You likely need to create a new IAM role. The import events feature requires both read and write access to Amazon S3.

  • Create a new IAM role and provide the S3 buckets for input and output files.
    The IAM role you create grants Amazon Fraud Detector access to these buckets to read input files and store output files. If you don’t plan to store output files in a separate bucket, enter the same bucket name for both.
  • Choose Create role.

  • Enter the location of the CSV file that contains your event data. This should be the S3 URI you copied earlier.
  • Chose Start to start importing the events.

The import time varies based on the number of events you’re importing. For a dataset with 20,000 events, the process takes around 12 minutes, and after you refresh the page, the status changes to Completed. If the status changes to Error, choose the job name to show why the import failed.

Initiate model training

After successfully importing the events, you have all the pieces to initiate model training. To train a model, complete the following steps:

  • On the Amazon Fraud Detector console, in the navigation pane, choose Models.
  • Choose Add model and select Create model.
  • For Model name, enter the desired name for your model
  • For Model type, select Takeover Account Insights.
  • For Event type, choose the event type you created earlier.

  • Under Historical event data, you can specify the date range of events to train the model if needed.
  • Choose Next.

  • For this post, you configure training by identifying the variables used as inputs to the model.
  • After evaluating the variables, choose Next.

It’s a best practice to include all the available variables, even if you’re unsure about their value to the model. After the model is trained, Amazon Fraud Detector provides a ranked list of each variable’s impact on the model performance, so you can know whether to include that variable in future model training. If labels are provided, Amazon Fraud Detector uses them to evaluate and display model performance in terms of the model’s discovery rate.

If labels aren’t provided, Amazon Fraud Detector uses negative sampling to provide examples or analogous login attempts that help the model distinguish between legitimate and fraudulent activities. This produces precise risk scores that improve the model’s ability to capture incorrectly flagged legitimate activities.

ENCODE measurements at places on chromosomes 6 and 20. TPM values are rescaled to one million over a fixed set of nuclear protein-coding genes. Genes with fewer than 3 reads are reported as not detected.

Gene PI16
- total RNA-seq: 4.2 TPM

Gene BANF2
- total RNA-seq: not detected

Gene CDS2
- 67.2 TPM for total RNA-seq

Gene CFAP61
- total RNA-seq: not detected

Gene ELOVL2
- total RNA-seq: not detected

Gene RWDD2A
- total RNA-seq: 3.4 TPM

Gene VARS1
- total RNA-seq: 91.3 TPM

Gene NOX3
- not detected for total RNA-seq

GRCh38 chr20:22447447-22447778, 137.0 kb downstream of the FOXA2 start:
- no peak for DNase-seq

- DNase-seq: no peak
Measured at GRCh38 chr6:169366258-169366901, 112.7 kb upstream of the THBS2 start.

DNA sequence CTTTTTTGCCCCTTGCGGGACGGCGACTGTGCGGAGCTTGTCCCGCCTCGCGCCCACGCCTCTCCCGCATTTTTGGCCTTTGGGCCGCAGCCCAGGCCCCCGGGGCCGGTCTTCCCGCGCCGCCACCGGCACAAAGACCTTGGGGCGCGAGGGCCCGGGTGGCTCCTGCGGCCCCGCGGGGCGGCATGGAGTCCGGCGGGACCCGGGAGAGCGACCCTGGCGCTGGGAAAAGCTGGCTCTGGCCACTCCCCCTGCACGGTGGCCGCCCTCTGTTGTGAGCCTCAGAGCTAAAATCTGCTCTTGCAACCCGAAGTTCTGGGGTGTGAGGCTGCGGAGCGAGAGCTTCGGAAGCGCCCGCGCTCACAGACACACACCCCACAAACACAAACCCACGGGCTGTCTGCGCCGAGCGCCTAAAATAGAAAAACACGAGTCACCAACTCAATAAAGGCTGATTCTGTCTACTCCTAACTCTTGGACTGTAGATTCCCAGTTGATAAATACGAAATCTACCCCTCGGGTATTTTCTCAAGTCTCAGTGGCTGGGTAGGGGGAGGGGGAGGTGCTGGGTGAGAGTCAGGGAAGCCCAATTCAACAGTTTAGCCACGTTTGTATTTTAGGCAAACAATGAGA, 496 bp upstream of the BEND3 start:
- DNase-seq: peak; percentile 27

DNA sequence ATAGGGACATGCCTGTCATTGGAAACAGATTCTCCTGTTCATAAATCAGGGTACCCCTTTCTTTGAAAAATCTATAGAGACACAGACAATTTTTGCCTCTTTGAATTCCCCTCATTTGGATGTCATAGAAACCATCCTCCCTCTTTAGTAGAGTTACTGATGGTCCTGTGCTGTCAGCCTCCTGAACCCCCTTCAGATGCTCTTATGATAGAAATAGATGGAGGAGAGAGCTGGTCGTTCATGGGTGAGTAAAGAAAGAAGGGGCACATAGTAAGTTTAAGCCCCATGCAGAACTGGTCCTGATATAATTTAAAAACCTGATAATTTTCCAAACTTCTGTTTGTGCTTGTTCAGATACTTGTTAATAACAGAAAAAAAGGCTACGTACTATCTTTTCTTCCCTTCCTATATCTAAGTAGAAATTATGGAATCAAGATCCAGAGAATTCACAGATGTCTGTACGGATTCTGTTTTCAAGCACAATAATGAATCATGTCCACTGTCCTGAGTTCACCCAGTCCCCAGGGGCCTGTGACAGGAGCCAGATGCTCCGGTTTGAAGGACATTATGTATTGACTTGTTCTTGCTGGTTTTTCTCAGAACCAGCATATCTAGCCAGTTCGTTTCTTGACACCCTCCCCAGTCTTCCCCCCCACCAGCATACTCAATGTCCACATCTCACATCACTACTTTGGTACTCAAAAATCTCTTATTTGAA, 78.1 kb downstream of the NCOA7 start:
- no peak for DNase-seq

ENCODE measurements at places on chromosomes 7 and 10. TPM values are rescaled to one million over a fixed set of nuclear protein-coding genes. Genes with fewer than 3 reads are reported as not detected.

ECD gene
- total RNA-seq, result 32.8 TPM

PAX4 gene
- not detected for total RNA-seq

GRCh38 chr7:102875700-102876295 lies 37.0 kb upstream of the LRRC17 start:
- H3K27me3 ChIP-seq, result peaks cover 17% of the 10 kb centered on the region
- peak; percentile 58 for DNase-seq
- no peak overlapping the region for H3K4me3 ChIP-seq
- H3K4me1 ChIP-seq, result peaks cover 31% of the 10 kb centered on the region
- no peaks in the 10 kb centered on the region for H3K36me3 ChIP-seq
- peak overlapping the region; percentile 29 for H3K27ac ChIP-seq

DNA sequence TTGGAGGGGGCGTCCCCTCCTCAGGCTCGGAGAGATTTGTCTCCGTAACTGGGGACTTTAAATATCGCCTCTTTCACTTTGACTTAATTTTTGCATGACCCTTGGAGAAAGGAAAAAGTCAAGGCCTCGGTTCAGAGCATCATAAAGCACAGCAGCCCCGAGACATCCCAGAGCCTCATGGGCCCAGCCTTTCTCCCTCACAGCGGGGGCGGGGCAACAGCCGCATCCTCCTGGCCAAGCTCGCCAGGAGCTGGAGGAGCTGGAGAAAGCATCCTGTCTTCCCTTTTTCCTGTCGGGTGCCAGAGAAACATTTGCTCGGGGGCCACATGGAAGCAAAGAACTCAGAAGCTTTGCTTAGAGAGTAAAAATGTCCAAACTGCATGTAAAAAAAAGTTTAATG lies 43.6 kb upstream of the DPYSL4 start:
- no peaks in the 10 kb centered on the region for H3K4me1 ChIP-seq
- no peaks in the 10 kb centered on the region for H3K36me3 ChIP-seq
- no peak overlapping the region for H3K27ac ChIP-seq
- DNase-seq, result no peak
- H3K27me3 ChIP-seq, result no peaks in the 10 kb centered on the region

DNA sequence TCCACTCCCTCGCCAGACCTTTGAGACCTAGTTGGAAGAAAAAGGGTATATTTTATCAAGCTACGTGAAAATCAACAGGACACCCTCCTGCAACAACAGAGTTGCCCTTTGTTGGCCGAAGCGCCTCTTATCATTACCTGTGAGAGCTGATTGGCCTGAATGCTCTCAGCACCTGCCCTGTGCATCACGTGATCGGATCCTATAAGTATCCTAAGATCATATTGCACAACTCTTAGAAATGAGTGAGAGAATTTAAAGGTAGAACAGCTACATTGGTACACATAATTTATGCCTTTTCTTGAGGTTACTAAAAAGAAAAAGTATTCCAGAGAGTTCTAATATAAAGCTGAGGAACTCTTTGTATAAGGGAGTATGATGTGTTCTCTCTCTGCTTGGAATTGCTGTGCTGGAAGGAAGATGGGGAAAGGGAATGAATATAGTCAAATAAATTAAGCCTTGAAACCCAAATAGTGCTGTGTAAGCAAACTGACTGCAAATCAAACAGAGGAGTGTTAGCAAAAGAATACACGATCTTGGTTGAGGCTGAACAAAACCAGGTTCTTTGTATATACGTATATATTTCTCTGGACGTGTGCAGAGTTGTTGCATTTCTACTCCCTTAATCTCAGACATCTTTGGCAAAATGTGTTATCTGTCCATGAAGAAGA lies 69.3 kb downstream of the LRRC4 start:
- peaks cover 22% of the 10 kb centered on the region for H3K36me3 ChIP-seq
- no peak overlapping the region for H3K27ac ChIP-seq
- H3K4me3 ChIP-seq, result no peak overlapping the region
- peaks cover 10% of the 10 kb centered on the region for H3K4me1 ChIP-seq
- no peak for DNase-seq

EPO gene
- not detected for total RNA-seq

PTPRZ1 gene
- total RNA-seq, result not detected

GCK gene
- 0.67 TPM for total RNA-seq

After reviewing the model configured in the first two steps, choose Create and train the model.

You can see the model in training status in the console page. Creating and training the model takes approximately 45 minutes to complete. When the model has stopped training, you can check model performance by choosing the model version.

Evaluate model performance and deploy the model

In this session, we walk through the steps to review and evaluate the model performance.

Amazon Fraud Detector validates model performance using 15% of your data that wasn’t used to train the model and provides performance metrics. You need to consider these metrics and your business objectives to define a threshold that aligns with your business model. For further details on the metrics and how to determine thresholds, see Model performance metrics.

ATI is an anomaly detection model rather than a classification model; therefore, the evaluation metrics differ from classification models. When your ATI model has finished training, you can see the Anomaly Separation Index (ASI), a holistic measure of the model’s ability to identify high-risk anomalous logins. An ASI of 75% or more is considered good, 90% or more is considered high, and below 75% is considered poor.

To assist in choosing the right balance, Amazon Fraud Detector provides the following metrics to evaluate ATI model performance: